Item # 67934 - Listening - Kiku - Japanese traditional scroll - Sold for $750 - 4/7/2016
"Kiku". Beauty in kimono is playing a violin. She is smiling and listening intently to the delicate sound of violin. Her facial features are in the style of the late Edo - early Meiji period.
The Japanese word for listening is "kiku". The interesting detail is that the flowers embroidered in obi sash are chrysanthemums. The Japanese word for chrysanthemum is also "kiku.
The depiction of women in kimono playing western musical instruments in Nihon-ga painting is extremely rare and was considered daring, very modern in early Meiji era.The artelino archive offers a database of more than 50,000 sold Japanese prints with detailed descriptions, large images and results. artelino clients with an active purchase history and authorized consignors of artelino have full access to our archive. Read the archive guide and test a trial version.
The art of Japanese painting is full of mesmerizing
Asian charm when you look at it from a purely
But it is also a subject that can be a bit confusing for
novices when you want to learn more about it.
Different painting schools and styles,
a variety of different media, the deep roots in
Zen Buddhism and the use of specific terms from the
Japanese language make this art form not always
easily accessible for Westerners.
To understand Japanese painting, one should know that
it has always been torn between three mainstreams
movements - Chinese, Japanese and Western.
History of Japanese Painting
As nearly all forms of art, early painting had been
under the influence of the Chinese culture. By and by,
new and specifically Japanese styles were developed and
painting schools were established. Each school practized
their own style. But the Chinese influence remained
strong until the beginning of the Edo period (1603-1867).
There is a general term to describe painting in Japanese
style - yamato-e.
After the opening of Japan to the West under the
Meiji period (1868-1912),
the early years were marked
by an exaggerated embracing of Western art. The newly
founded universities established departments for
Western art, called Western academic artists into the
country as teachers and sent out students
to study art in Europe - mainly in France and Italy.
Hand in hand with a rising nationalism, the pendulum soon
went back into the other direction. The public opinion
began to recognize the richness of the old tradition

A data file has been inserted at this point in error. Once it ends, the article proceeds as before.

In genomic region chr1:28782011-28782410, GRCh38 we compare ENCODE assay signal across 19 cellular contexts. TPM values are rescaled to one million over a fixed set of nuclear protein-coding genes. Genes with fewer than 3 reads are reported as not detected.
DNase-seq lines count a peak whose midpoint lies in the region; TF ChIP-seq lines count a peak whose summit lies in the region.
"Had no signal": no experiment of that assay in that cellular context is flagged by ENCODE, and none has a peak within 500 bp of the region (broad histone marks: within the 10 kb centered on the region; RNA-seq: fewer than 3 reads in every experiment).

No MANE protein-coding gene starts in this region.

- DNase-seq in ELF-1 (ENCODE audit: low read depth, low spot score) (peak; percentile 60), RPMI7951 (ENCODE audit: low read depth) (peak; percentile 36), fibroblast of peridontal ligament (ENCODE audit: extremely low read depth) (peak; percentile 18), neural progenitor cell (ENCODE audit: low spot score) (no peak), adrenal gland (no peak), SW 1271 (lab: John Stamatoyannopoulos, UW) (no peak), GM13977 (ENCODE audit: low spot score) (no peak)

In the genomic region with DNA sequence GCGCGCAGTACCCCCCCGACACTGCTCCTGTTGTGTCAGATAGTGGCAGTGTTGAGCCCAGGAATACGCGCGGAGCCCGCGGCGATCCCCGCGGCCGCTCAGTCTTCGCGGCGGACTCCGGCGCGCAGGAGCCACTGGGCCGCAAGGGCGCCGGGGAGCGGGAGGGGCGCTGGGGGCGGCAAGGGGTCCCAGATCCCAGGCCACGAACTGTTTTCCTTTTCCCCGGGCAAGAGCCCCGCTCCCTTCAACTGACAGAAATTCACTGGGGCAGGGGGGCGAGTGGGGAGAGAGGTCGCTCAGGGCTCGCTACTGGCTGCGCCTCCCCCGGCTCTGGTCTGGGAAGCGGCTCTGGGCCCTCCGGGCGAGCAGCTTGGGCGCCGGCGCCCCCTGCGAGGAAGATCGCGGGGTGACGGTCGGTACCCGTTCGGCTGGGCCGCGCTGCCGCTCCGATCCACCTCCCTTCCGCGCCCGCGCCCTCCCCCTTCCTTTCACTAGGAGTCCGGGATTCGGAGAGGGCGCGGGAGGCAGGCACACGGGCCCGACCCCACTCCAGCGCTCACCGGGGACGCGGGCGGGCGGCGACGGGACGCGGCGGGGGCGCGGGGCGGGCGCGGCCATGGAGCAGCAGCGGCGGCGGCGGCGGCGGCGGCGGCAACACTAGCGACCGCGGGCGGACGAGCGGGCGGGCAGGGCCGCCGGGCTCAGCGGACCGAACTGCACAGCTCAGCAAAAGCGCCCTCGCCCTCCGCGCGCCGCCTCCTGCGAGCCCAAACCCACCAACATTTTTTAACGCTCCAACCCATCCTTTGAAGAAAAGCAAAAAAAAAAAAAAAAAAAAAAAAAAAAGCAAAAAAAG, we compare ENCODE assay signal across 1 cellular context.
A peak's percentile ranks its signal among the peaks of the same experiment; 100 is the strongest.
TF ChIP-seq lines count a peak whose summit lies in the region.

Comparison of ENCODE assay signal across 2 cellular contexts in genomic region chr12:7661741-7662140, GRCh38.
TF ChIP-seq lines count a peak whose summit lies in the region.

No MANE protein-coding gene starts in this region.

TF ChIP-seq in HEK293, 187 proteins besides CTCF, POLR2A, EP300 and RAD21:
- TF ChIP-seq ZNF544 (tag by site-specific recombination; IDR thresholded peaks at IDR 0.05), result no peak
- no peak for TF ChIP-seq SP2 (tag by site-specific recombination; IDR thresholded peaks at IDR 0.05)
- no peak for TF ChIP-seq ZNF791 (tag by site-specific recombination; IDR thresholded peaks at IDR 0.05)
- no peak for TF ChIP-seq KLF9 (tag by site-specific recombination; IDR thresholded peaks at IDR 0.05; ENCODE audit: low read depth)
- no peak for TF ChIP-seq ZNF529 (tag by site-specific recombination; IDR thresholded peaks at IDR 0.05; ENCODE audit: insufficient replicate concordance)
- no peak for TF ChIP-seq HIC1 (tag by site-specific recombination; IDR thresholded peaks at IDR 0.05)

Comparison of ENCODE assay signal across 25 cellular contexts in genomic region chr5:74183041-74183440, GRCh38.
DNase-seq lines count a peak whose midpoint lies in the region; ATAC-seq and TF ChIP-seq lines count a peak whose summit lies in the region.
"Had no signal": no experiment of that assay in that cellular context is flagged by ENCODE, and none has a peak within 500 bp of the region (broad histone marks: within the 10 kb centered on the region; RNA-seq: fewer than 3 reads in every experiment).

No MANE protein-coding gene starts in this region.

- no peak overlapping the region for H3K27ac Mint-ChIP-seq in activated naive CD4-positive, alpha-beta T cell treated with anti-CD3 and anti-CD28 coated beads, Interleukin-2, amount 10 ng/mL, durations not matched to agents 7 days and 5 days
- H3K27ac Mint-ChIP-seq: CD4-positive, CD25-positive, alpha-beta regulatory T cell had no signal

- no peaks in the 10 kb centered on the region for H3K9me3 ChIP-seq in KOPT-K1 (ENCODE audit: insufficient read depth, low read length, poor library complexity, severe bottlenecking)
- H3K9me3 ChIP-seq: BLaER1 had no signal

and even condemned Western art.
The twentieth century was marked by cooperation. Art
colleges offer departments for both Japanese and
Western painting styles.
Painting Schools and Styles
- Suibokuga is the term for painting in black
ink. It was adopted from China and strongly influenced
by Zen Buddhism. During the 15th century ink painting
gained a more Japanese style of its own.
Kano Masanobu (1453-1490) and his son Kano Motonobu
(1476-1559) established the Kano painting school.
It began as a protest against the Chinese ink painting
technique in black. The Kano school used bright colors
and introduced daring compositions with large flat areas
that later should dominate the
Kano school split into several branches over the time,
but remained dominant during the Edo period. Many ukiyo-e
artists were trained as Kano painters.
- Tosa-ha was a painting school specialized on
small miniature formats in book illustrations.
The founder was Tosa Yukihiro in the 14th century.
The Tosa school became something like the official art
school of the imperial court in Kyoto. The imperial
court was a secluded world of its own, politically
powerless, but well equipped with funds by the governing
shoguns to dedicate themselves to fine arts.
- The nanga painting style was strong at the
beginning of the 19th century during the bunka
and bunsai era. The advocates of this style
painted idealized landscapes and natural subjects like
birds and flowers for a cultural elite. The style
was rather Chinese.
The shijo school was a split in the 18th century
from the official Kano school. The shijo style is
characterized by subjects taken from people's
everyday life. A kind of realism with sometimes satirical